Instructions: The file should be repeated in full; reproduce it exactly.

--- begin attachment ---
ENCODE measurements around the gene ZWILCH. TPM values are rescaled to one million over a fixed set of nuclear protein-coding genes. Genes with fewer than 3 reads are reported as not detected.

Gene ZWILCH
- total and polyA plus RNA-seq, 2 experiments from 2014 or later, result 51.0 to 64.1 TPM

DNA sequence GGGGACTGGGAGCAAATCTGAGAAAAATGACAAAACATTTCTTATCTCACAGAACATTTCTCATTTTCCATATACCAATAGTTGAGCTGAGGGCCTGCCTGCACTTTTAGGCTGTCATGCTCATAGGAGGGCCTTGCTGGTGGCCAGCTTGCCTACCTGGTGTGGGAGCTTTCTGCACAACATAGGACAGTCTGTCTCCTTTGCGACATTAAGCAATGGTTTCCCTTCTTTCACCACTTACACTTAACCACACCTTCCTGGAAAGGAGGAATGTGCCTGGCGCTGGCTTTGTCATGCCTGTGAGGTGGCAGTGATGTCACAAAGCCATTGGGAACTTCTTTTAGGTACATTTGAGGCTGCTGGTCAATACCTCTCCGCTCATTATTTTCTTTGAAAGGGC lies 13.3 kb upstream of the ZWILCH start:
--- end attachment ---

ENCODE measurements around the gene ZWILCH. TPM values are rescaled to one million over a fixed set of nuclear protein-coding genes. Genes with fewer than 3 reads are reported as not detected.

Gene ZWILCH
- total and polyA plus RNA-seq, 2 experiments from 2014 or later, result 51.0 to 64.1 TPM

DNA sequence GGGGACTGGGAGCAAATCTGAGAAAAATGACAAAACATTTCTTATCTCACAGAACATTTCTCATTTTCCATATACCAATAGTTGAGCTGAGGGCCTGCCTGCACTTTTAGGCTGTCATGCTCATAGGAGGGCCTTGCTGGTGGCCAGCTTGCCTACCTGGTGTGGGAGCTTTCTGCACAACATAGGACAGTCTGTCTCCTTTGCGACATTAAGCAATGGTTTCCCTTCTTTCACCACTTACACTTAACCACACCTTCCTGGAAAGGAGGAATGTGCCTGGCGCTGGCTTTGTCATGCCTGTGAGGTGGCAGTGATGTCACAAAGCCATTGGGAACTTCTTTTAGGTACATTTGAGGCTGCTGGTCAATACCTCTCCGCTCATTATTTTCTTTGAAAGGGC lies 13.3 kb upstream of the ZWILCH start: